In the end, all of our quests for ultimate understanding necessarily relegate us to metaphor. And over the years I’ve been exposed to many different explanatory metaphors.
Perhaps the deepest and most enduring yearning of humankind is to understand the meaning and purpose of it all. The Greek roots of the word ‘philosophy’ define it as literally the “love of wisdom.” Over the years, philosophies of one type or another have emerged to address the most fundamental questions. It seems that one of the thinking animal’s greatest loves is the quest for understanding.
Philosophy distinguishes itself from other pathways toward knowing and understanding the ultimate realities of life. Unlike mysticism, which seeks to bring a person into conscious awareness of ultimate truth, or the various arts, which use intuitively-derived symbols and creative expression to bring a person closer to an appreciation of the most sublime realities, philosophy generally takes a rational approach to gaining knowledge about the most fundamental aspects of existence.
It would be nice if philosophy were a single discipline or field of study. But in fact there are not only numerous branches of philosophy, but also different major schools of philosophical thought within those branches, each of which has enjoyed varying degrees of prominence and acceptance during different eras and within different geographical and cultural boundaries.
Psychology (literally the study of the psyche or “mind”) had its origins in philosophy. And despite more modern trends to define psychology as more of a science of behavior as opposed to a more philosophical study of the mind, psychology cannot and probably will not forsake its roots.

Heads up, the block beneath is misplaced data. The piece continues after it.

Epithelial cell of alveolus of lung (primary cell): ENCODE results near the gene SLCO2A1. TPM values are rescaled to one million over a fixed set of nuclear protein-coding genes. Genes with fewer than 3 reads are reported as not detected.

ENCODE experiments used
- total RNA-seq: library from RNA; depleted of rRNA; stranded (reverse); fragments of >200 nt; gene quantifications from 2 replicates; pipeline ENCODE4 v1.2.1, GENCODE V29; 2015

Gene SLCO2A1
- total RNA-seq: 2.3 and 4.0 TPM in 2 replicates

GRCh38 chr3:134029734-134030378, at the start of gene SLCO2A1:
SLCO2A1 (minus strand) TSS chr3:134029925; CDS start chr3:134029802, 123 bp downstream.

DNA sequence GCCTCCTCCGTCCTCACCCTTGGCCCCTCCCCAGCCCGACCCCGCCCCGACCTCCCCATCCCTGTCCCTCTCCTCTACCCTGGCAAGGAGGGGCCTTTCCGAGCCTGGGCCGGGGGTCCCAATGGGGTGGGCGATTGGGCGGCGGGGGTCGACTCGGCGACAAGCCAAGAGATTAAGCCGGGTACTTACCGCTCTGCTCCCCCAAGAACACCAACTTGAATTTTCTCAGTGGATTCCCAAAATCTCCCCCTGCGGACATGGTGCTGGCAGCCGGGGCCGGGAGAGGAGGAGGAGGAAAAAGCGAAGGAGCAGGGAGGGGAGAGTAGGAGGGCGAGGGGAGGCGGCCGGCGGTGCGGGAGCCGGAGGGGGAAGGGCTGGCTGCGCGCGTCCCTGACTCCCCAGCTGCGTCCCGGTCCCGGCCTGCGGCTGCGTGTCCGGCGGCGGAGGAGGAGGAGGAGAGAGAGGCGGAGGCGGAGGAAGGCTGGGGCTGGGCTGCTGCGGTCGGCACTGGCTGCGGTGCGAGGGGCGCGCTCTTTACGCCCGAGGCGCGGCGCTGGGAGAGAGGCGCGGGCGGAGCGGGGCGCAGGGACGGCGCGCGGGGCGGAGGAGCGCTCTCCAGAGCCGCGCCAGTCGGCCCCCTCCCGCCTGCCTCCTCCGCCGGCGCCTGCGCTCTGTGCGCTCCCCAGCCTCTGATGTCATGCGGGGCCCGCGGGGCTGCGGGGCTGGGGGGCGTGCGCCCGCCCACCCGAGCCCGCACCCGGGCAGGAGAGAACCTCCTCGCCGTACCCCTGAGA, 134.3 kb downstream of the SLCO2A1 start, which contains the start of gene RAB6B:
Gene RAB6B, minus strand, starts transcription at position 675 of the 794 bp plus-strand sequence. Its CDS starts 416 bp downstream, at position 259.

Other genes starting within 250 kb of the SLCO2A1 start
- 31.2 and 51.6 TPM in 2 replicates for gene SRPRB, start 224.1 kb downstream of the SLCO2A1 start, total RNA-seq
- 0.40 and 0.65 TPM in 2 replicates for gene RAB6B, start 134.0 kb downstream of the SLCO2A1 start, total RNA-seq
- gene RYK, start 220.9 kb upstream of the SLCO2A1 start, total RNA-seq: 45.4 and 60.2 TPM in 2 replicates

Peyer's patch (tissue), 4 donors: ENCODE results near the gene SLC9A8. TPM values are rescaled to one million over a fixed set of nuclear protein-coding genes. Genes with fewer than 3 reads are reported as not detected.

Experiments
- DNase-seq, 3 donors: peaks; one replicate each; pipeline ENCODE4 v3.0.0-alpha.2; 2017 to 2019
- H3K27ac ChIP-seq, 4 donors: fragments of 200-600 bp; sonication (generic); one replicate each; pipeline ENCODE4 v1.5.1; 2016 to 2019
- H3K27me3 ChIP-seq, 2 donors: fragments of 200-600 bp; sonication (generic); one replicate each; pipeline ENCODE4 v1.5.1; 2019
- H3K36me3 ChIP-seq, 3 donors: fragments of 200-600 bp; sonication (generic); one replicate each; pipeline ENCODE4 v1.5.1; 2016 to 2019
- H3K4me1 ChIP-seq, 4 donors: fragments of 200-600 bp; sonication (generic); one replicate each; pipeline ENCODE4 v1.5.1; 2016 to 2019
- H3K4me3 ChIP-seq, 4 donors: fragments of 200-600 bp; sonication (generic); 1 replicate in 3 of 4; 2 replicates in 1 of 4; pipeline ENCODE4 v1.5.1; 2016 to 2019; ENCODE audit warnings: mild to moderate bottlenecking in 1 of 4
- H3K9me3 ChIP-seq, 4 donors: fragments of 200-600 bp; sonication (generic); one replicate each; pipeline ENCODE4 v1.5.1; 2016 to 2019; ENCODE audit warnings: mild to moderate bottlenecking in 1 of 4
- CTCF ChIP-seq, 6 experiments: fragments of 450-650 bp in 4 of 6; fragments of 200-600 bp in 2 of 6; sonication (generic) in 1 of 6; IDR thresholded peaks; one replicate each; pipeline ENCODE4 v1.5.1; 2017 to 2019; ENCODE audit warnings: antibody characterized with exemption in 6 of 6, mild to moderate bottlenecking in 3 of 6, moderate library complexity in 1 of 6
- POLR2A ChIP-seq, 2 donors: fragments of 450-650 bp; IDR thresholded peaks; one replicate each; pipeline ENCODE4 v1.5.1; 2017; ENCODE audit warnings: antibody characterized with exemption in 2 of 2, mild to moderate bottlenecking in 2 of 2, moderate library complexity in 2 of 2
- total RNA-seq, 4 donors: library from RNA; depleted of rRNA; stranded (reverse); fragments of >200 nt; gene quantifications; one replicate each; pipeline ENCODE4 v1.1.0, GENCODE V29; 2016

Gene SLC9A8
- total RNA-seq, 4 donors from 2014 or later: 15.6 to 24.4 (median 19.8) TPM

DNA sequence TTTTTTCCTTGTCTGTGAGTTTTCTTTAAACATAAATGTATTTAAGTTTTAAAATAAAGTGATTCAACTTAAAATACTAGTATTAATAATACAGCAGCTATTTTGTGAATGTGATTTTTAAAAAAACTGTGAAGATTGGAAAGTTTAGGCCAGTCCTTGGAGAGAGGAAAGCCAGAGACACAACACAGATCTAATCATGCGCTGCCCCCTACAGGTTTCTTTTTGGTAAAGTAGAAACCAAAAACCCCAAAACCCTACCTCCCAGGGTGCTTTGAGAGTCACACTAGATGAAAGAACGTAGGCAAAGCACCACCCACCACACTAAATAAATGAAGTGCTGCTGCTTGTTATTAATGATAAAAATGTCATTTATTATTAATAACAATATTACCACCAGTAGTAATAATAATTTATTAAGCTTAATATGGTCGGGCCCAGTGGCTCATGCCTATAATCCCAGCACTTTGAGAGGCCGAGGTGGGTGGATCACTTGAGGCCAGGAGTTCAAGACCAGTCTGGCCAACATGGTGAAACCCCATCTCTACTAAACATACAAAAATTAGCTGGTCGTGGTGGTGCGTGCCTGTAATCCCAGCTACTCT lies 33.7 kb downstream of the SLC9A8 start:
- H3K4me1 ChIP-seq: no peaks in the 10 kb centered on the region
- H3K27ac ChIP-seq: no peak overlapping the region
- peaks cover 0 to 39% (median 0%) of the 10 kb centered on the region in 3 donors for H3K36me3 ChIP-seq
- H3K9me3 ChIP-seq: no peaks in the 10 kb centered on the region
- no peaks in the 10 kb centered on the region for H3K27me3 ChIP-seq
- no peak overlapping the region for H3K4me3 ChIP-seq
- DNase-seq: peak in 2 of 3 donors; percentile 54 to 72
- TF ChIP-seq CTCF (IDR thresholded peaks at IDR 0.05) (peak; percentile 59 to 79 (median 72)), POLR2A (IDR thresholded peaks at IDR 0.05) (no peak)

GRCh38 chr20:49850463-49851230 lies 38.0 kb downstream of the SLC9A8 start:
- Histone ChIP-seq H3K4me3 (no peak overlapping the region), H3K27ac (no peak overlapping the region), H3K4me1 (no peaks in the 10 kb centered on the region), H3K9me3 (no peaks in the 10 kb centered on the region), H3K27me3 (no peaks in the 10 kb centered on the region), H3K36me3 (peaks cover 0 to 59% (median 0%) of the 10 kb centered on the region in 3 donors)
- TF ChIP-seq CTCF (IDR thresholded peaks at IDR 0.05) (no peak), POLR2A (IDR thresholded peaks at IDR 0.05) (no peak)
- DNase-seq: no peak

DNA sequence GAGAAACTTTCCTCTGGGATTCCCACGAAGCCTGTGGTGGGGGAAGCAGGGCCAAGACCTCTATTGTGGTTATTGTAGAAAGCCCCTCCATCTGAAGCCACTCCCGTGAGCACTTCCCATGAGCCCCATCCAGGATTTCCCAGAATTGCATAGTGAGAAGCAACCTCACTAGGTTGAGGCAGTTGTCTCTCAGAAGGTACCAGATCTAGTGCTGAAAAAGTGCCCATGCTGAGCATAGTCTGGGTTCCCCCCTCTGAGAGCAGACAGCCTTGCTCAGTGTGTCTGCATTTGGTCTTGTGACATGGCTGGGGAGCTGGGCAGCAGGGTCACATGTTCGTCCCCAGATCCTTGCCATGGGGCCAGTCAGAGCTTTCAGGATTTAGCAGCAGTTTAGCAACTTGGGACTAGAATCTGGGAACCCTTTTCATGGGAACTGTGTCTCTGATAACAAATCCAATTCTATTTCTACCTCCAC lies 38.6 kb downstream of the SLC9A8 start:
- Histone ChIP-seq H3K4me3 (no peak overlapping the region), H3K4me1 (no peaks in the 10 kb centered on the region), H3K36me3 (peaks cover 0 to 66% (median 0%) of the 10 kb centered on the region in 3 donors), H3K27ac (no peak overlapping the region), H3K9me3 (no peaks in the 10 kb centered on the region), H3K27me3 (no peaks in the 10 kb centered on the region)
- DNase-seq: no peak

In the end, all of our quests for ultimate understanding necessarily relegate us to metaphor. A metaphor is a comparative description of something without using the terms “like” or “as,” whereas in simile, those terms are used to make the point that what we’re attempting to describe resembles something but might not in fact actually be the something we describe. After eons of enlightenment and scientific advances, the ultimate truths still defy our complete understanding. So, we are left with major schools of thought, which embody the most persuasive and resilient metaphors.
Being a psychologist by training and by discipline, my thirst for knowledge, especially with regard to the human condition, has never really been quenched. And over the years I’ve been exposed to many different explanatory metaphors. Every new metaphor that comes along seems to help me understand some things a bit more but inevitably seems lacking, leaves unanswered questions, and keeps me hungry for more. Whether I’m in fact getting any wiser in the process is a matter of some debate. Still, I love the very pursuit of understanding. I guess that’s why they call it ‘philosophy.’
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